Certificate of Completion of Training (CCT): guidance for GP trainees
To become a General Practitioner in the UK, you need to gain entry to the General Medical Council’s (GMC) GP register. For most UK trained GPs, this means undertaking a minimum of three years (full time equivalent) of specialty training on a GMC approved programme.
- Applying to join a GP training scheme
- Registering with the RCGP
- Training and assessment
- Applying for a CCT
- Other routes onto the GMC GP register
- Frequently asked questions
Applying to join a GP training scheme
To join a GP training programme in the UK, you will need to apply through the National Recruitment Office (NRO). The RCGP is not involved in the recruitment of GP trainees.
For more information about the application procedure and entry requirements, please refer to the NRO website.
Registering with the RCGP
Once you have been accepted on to a GP training programme and assigned a deanery or Local Education and Training Board (LETB), you can register with the RCGP. This will give you access to our Trainee ePortfolio which will allow you, your Educational Supervisors and your deanery or LETB to record your training, assessments and progress through your programme.
Training and assessment
You will complete a minimum of three years (whole time equivalent) of training. This may be longer if you are accepted onto an academic programme, an ST4 year or are awarded an educational scholarship. Please note that not all deaneries or LETBs offer these types of training schemes.
If you are completing a Broad-based training (BBT) programme, or an Accreditation of Transferable Competencies (ATC) scheme, you may be required to complete less time; although these programmes would need to be applied for upon entry to the GP training scheme.
Throughout your training programme, you will document your learning and progress through your ePortfolio and your deanery or LETB will hold an Annual Review of Competence Progression (ARCP) to review your progress through each ST year. The documentation from your ARCP Panels will be sent to the RCGP so we can monitor your training programme and ensure that you are on track to meet the requirements for CCT.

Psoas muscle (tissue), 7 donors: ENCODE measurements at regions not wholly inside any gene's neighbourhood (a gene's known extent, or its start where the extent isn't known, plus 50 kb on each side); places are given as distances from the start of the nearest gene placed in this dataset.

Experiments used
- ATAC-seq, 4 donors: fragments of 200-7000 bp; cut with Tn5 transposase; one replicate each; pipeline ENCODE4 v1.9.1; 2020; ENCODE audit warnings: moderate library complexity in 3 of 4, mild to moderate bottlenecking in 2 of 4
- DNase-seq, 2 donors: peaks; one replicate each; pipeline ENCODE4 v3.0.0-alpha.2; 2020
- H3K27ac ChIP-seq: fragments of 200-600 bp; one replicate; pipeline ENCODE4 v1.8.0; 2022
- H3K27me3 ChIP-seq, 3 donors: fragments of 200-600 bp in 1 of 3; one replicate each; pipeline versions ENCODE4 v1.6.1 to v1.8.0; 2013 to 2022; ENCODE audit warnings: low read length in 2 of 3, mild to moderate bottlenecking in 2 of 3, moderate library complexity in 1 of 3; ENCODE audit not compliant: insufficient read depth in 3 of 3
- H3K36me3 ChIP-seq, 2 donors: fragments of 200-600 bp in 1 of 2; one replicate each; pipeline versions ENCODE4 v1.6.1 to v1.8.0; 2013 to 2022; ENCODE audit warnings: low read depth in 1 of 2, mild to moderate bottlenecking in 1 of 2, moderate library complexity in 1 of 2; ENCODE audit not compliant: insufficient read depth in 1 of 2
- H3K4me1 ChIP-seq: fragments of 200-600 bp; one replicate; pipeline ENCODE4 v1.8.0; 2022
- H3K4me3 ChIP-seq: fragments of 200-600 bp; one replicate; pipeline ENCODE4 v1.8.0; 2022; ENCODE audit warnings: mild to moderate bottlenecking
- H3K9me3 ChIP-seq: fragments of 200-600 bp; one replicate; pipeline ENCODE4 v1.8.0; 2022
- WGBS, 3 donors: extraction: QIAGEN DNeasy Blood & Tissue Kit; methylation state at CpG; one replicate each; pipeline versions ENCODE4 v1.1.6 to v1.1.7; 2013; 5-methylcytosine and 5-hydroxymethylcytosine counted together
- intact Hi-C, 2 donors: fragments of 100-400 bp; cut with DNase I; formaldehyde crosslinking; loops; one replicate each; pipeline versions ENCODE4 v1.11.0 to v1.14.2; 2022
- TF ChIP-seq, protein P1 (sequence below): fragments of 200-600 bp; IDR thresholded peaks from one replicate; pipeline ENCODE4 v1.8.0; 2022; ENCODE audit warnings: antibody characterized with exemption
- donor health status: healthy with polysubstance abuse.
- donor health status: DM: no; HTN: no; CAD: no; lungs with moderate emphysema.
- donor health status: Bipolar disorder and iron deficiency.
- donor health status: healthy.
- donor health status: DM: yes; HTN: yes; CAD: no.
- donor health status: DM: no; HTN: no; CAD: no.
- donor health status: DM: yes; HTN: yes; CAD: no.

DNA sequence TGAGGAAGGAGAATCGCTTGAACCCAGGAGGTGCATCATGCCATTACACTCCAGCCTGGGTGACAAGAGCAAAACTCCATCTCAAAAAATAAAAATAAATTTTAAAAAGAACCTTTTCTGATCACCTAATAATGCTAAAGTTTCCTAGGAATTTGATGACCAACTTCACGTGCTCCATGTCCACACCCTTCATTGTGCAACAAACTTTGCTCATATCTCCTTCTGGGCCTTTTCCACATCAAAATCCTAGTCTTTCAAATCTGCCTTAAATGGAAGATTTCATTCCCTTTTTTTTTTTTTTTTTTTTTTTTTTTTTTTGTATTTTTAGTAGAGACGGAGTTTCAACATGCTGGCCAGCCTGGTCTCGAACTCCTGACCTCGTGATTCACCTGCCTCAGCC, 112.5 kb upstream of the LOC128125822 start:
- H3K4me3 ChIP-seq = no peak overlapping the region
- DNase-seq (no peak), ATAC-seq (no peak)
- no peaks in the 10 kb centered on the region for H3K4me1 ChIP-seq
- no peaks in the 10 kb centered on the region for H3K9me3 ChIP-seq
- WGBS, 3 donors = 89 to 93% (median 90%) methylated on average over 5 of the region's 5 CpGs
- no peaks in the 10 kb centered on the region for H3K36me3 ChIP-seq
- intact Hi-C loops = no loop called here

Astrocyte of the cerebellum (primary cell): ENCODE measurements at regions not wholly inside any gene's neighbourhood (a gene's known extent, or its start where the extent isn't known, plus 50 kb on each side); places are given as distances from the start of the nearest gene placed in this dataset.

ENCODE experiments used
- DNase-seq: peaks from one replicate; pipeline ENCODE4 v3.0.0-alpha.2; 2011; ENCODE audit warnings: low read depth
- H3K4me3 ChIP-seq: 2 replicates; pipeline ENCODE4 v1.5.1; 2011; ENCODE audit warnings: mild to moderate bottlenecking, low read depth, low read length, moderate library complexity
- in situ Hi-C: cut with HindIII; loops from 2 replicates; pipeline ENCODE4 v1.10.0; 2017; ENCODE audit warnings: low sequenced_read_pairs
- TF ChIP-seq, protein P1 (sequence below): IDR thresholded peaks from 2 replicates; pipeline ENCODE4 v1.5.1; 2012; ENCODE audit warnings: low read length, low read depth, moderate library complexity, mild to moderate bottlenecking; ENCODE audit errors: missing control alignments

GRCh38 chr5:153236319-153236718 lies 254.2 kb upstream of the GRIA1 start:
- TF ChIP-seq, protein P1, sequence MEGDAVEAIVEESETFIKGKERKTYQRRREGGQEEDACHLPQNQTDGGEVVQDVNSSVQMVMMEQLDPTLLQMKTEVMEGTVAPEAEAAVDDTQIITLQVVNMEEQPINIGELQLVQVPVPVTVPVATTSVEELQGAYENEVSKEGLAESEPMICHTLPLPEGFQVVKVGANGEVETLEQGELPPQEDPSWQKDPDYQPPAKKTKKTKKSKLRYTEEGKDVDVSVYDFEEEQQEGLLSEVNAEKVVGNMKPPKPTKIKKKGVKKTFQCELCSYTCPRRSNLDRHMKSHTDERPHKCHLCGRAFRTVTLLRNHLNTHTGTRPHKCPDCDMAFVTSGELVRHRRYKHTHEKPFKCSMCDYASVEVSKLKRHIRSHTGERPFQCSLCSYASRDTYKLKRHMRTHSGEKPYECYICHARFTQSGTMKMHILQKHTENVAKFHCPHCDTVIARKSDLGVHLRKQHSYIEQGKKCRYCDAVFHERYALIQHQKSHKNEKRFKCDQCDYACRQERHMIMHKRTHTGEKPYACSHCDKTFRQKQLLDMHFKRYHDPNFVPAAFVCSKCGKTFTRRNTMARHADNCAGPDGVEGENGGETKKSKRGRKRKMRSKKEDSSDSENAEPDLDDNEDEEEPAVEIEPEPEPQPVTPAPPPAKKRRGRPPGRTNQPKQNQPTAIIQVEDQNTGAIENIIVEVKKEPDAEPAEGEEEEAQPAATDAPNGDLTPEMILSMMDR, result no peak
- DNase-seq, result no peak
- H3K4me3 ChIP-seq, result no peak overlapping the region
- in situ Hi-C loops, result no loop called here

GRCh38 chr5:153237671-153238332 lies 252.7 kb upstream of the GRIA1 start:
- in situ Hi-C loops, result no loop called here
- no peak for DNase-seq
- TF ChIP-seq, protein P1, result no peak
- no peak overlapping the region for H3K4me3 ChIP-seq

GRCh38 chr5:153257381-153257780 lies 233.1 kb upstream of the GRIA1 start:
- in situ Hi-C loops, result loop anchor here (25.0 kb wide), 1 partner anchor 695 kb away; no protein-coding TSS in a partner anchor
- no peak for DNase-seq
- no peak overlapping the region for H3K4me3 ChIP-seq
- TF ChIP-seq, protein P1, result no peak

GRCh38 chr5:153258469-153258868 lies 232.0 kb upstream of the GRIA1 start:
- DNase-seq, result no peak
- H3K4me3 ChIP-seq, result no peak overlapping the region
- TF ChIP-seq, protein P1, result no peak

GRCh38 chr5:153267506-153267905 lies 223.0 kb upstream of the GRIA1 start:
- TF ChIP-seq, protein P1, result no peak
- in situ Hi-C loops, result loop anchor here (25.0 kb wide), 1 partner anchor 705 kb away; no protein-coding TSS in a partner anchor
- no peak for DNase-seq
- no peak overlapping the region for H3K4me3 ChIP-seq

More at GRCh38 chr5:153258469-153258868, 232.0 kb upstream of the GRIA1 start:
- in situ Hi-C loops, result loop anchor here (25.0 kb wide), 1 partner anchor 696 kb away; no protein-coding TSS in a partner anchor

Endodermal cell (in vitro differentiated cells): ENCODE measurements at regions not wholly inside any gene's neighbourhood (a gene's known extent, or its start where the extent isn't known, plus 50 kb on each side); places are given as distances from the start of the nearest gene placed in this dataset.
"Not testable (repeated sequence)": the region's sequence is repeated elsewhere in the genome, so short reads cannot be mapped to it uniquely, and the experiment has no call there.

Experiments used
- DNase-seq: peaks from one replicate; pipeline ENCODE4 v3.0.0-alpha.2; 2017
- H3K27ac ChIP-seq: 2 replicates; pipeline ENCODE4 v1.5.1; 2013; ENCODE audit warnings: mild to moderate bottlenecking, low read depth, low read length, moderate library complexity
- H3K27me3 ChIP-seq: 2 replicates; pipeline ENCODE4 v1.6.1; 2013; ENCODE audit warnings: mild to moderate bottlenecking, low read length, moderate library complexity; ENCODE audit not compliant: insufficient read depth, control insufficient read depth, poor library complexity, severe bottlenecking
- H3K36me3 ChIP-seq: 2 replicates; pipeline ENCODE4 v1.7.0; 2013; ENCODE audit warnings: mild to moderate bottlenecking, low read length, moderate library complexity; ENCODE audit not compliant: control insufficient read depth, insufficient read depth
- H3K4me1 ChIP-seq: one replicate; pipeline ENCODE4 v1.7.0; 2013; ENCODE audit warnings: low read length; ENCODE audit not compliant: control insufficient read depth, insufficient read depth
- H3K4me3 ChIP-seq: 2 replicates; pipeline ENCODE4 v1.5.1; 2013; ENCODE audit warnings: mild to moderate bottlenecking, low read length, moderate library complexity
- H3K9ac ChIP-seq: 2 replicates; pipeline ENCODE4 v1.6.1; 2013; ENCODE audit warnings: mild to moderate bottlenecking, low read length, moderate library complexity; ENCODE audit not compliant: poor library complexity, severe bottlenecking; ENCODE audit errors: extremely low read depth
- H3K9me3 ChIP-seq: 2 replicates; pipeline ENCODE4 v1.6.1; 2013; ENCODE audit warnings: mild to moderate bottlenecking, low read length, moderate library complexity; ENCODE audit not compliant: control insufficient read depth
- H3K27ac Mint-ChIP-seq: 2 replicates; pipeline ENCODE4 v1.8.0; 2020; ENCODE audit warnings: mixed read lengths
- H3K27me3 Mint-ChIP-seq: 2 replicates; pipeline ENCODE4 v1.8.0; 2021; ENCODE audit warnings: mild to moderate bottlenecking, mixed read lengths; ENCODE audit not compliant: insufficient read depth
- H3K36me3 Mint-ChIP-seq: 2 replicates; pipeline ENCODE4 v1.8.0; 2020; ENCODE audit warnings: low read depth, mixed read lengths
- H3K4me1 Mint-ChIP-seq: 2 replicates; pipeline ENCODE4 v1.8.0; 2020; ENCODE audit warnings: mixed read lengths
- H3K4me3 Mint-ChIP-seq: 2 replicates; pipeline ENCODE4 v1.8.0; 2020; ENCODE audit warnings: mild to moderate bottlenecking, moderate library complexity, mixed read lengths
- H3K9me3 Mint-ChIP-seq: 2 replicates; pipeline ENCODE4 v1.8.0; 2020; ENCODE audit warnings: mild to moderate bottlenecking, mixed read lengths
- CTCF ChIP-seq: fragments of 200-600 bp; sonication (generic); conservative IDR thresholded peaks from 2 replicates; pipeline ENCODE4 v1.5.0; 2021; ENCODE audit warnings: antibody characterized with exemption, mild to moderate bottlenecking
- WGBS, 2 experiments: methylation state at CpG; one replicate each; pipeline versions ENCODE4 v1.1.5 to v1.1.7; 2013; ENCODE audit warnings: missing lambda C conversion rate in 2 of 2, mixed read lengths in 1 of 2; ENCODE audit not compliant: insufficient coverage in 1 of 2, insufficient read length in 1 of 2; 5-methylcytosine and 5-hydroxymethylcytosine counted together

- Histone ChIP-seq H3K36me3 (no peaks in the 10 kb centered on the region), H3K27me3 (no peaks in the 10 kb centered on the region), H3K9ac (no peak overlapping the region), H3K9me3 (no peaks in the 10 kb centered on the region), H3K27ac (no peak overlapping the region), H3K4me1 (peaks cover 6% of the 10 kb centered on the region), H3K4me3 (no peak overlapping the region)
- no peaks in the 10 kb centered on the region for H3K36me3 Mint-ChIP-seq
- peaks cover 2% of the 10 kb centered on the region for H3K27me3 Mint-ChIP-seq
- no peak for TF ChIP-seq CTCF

You should check each ARCP form carefully and notify your deanery or LETB of any amendments that need to be made before you sign it off electronically. This will help to avoid delays to your CCT.
Towards the end of your training programme, your deanery or LETB will hold a final ARCP Panel to determine if you have gained the requisite competences for licensing and met the requirements of the GP training programme. If so, they will sign you off from training via your ePortfolio. If you have not met these requirements, you may be awarded some additional training time.
When we receive your final ARCP form, we will check through the evidence submitted and ensure that it is in order and you have satisfied all the requirements for GP training, including completion of the MRCGP.
Applying for a CCT
You must apply to both the GMC and RCGP for your CCT:
- The GMC will invite you to apply to them within the last four months of your training. This will be done via a message to the email address you have provided to them and your application is made through your GMC online account.
- Application to the RCGP is automatic when your final ARCP form has been signed off and you have pressed the button that will appear in your ePortfolio labelled ‘Apply for CCT’. Clicking this will send your CCT application to us.
Once we have reviewed the evidence submitted and resolved any discrepancies, we will make a recommendation to the GMC on whether or not you are eligible for a CCT. This can take up to 15 working days, but may take longer if any of the documents are incomplete or we have any missing information.
The GMC will check our recommendation against your application to them and, if you are successful, will issue a CCT no sooner than 10 days before your completion date. You can check the progress of your application using your GMC online account.
If the GMC decides that you are not eligible for a certificate they will let you know, giving the reasons for their decision and recommendations for further training.
It is a legal requirement for your name to be listed on the GP register before you can work in NHS general practice in any capacity, so you must wait for your entry to the register before taking up employment.
You must also be included on your local performers list. Some performers list administrators will request sight of your certificate. The criteria for entry to a medical performers list are set out in the regulations for each of the four countries and information can be found here.